4
$\begingroup$

I am trying to understand the motivation for the above question for signal processing and image processing? Can anyone answer this question, or provide me with resources for this?

$\endgroup$
6
$\begingroup$

The fourier transform gives you very fine resolution in the frequency domain, but during the transformation, you loose all the information about when (for time signals) or where (for images) these frequencies occur in your input signal.

The Gabor transform alleviates this problem by windowing the base functions of the fourier transform with a Gaussian impulse. The transform gives the similarity between the signal and the time- and frequency-shifted window, so you may get a sense when/where certain frequencies occur in your input signal.

However, the windowing comes at the cost of losing some of the frequency resolution. The Gabor transform is optimum in the sense that it's windowing function yields the minimum product between time and frequency resolution.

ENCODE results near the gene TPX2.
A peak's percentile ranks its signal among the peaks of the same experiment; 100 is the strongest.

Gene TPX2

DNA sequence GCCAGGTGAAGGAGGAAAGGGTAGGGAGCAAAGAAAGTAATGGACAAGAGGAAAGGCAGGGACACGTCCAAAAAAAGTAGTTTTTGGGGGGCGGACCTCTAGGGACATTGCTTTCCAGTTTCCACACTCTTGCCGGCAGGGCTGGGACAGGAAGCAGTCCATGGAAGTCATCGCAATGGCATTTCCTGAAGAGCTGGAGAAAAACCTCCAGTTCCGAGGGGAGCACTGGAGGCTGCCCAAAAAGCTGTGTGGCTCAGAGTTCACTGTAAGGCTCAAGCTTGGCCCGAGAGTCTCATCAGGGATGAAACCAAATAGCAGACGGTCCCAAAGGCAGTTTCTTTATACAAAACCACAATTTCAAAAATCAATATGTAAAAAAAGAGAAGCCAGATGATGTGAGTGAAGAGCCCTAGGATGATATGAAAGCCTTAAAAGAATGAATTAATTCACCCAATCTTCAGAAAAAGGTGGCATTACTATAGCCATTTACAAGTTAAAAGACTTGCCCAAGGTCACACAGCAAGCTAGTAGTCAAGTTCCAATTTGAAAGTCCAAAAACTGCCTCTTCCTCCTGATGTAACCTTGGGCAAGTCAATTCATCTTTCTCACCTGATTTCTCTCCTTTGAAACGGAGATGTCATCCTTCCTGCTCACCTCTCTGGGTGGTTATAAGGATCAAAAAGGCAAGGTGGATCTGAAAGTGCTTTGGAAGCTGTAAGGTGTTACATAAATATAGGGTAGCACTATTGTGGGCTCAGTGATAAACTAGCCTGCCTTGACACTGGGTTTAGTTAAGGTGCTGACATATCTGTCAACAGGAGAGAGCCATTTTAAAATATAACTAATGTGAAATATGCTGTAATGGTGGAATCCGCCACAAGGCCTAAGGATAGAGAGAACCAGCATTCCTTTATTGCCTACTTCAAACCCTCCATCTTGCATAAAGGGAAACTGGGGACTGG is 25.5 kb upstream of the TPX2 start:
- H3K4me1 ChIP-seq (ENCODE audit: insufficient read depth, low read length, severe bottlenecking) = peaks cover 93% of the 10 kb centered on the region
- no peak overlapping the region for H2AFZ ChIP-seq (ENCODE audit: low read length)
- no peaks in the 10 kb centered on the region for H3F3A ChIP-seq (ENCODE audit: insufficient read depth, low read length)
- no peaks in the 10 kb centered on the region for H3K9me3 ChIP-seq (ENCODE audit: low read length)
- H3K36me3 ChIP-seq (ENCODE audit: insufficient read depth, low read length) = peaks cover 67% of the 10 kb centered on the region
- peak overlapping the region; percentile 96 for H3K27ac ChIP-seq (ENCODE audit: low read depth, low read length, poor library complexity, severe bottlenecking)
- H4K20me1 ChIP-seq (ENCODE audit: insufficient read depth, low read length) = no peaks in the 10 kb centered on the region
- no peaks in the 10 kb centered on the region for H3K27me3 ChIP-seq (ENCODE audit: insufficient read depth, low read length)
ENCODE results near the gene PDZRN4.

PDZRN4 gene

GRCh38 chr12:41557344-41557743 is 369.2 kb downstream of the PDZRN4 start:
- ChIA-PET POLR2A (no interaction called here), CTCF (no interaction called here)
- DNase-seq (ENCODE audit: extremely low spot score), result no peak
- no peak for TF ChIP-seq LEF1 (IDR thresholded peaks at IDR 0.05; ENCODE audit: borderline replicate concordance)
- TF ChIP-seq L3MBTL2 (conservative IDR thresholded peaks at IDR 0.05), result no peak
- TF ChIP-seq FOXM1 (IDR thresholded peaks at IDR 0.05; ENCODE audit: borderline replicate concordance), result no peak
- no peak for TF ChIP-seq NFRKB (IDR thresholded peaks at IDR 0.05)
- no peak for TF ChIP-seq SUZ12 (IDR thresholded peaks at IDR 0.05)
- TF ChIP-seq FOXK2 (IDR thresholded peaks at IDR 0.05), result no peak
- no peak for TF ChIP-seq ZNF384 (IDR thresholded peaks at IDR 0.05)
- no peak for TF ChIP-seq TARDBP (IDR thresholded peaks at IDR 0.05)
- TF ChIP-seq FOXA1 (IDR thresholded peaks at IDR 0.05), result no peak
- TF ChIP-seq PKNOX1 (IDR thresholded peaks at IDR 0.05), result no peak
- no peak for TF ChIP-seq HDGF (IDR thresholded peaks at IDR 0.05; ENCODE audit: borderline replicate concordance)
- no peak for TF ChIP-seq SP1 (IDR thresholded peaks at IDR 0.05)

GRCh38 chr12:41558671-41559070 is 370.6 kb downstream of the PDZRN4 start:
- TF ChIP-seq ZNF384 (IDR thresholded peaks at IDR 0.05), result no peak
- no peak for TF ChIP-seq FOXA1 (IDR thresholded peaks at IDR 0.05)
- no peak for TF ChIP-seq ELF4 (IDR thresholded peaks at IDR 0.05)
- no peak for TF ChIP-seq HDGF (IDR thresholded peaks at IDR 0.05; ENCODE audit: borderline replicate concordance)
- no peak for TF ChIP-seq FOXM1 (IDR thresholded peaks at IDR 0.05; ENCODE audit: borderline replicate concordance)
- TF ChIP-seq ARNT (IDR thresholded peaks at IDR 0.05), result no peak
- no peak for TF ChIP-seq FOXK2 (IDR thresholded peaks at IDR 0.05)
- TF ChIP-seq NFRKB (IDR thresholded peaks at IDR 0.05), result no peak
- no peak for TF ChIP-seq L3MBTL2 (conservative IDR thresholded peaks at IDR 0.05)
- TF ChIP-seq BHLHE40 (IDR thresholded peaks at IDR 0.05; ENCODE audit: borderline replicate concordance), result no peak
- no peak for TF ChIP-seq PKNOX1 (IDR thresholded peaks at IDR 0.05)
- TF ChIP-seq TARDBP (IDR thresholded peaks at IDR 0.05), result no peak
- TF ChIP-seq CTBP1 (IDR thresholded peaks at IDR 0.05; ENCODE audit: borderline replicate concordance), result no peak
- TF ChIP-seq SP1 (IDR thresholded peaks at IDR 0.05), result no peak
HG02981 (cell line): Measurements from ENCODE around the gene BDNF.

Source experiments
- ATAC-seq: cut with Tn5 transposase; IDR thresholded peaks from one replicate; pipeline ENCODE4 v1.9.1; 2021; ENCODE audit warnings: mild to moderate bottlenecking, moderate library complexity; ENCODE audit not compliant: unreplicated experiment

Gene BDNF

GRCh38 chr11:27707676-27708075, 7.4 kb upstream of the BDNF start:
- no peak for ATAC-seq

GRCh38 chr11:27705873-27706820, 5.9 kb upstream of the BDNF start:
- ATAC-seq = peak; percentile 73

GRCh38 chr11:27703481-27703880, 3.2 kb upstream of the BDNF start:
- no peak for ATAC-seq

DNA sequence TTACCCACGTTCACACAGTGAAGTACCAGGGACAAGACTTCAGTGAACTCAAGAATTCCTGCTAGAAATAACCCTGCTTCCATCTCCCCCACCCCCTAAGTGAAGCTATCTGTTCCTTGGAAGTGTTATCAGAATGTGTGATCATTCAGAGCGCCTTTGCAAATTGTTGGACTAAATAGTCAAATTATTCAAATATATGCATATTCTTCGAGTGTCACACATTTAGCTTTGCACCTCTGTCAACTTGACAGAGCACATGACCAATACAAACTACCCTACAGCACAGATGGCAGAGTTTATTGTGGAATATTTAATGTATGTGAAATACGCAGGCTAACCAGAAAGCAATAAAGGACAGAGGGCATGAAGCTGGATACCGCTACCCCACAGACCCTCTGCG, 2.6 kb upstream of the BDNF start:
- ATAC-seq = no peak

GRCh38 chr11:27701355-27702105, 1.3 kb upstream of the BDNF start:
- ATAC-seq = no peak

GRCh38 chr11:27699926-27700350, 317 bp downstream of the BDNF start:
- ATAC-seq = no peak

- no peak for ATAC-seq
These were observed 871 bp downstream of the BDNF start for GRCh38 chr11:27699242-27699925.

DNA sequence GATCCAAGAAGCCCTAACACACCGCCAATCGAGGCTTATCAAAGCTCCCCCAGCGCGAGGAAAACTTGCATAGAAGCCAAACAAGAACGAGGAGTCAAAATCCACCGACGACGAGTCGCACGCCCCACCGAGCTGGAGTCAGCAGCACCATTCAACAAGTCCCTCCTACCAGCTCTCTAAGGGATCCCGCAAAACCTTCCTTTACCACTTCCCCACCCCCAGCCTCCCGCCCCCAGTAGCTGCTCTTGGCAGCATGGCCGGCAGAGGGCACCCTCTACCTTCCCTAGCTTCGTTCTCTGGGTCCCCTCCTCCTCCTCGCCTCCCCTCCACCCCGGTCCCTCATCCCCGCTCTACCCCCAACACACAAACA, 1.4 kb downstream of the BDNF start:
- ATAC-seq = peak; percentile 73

$\endgroup$
  • 1
    $\begingroup$ Do we use the Heisenberg uncertainty principle to justify the optimality of Gabor transform? $\endgroup$ – freak_warrior Oct 1 '13 at 1:04
  • 2
    $\begingroup$ That's exactly the reasoning behind it. The Gaussian impulse minimizes the time duration - bandwidth product. $\endgroup$ – Christian Reimer Oct 1 '13 at 5:01
  • $\begingroup$ what is the gabor transform? i know what the gabor wavelet definition is. $\endgroup$ – robert bristow-johnson Jan 17 '14 at 4:40

Your Answer

By clicking “Post Your Answer”, you agree to our terms of service, privacy policy and cookie policy

Not the answer you're looking for? Browse other questions tagged or ask your own question.